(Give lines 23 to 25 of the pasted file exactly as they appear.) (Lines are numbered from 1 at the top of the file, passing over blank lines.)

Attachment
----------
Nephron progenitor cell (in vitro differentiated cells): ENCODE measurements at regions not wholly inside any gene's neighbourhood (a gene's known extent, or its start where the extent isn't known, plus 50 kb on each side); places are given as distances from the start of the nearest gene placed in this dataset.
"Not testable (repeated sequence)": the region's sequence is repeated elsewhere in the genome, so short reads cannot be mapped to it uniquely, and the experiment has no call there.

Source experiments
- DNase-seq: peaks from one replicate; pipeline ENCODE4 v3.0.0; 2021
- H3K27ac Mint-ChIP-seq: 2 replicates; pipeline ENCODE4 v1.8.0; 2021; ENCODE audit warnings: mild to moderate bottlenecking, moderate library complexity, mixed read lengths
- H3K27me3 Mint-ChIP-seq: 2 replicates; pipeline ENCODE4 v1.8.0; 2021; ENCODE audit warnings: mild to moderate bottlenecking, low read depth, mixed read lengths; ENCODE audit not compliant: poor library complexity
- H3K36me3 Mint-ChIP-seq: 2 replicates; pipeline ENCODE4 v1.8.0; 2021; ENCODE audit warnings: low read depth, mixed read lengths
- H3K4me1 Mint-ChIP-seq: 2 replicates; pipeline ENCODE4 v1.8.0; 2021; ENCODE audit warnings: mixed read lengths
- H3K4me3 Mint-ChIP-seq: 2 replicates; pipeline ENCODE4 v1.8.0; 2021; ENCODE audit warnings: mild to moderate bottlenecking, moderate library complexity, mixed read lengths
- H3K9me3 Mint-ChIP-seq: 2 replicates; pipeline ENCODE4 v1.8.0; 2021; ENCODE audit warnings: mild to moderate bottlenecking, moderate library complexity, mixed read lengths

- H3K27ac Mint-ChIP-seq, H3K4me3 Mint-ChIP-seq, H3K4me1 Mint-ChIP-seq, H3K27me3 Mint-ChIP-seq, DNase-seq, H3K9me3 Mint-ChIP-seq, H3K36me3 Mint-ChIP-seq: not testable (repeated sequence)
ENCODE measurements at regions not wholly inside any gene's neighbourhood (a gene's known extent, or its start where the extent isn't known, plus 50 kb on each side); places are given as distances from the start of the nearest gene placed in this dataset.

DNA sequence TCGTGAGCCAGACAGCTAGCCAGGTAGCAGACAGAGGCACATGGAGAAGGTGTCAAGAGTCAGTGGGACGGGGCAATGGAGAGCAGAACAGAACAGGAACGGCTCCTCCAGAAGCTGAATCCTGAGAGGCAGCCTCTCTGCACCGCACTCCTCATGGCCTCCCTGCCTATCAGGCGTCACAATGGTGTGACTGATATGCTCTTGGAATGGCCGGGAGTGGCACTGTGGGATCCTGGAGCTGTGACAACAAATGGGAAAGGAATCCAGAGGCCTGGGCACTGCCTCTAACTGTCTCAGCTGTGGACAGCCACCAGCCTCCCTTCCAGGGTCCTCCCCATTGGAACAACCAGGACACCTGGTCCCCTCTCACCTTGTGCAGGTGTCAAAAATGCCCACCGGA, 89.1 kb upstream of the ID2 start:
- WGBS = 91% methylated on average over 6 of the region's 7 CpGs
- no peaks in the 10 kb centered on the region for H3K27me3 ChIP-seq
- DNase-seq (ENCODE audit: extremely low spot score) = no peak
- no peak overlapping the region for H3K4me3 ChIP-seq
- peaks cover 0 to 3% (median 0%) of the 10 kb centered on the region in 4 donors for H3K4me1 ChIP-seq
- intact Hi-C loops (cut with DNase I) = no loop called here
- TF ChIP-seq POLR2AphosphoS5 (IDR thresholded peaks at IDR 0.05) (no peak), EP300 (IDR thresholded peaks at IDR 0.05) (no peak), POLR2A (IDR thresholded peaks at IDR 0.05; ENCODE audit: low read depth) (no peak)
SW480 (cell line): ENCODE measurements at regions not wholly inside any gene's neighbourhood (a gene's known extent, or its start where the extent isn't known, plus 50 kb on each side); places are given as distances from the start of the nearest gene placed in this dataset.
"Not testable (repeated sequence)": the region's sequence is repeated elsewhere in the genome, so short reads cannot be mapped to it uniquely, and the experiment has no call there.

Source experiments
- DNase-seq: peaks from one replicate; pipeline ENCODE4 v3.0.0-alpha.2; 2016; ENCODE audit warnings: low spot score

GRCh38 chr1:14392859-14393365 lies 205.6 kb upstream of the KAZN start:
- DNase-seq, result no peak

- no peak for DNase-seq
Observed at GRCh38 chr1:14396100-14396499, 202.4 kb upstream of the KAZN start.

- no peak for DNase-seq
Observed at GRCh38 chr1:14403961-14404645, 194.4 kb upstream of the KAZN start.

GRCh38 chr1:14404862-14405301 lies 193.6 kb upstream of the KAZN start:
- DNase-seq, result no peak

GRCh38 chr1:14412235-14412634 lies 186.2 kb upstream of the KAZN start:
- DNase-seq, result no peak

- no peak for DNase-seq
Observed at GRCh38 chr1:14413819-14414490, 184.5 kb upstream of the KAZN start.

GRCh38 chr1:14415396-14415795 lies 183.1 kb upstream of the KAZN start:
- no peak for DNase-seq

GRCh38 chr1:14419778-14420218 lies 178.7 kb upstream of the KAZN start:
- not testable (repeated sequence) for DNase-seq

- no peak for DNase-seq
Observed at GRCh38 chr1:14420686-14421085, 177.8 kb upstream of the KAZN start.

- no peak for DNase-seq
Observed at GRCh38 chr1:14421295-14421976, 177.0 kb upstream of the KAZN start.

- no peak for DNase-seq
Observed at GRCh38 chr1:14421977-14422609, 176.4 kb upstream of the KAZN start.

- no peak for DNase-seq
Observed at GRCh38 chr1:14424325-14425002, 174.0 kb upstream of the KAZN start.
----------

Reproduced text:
Source experiments
- DNase-seq: peaks from one replicate; pipeline ENCODE4 v3.0.0-alpha.2; 2016; ENCODE audit warnings: low spot score

GRCh38 chr1:14392859-14393365 lies 205.6 kb upstream of the KAZN start: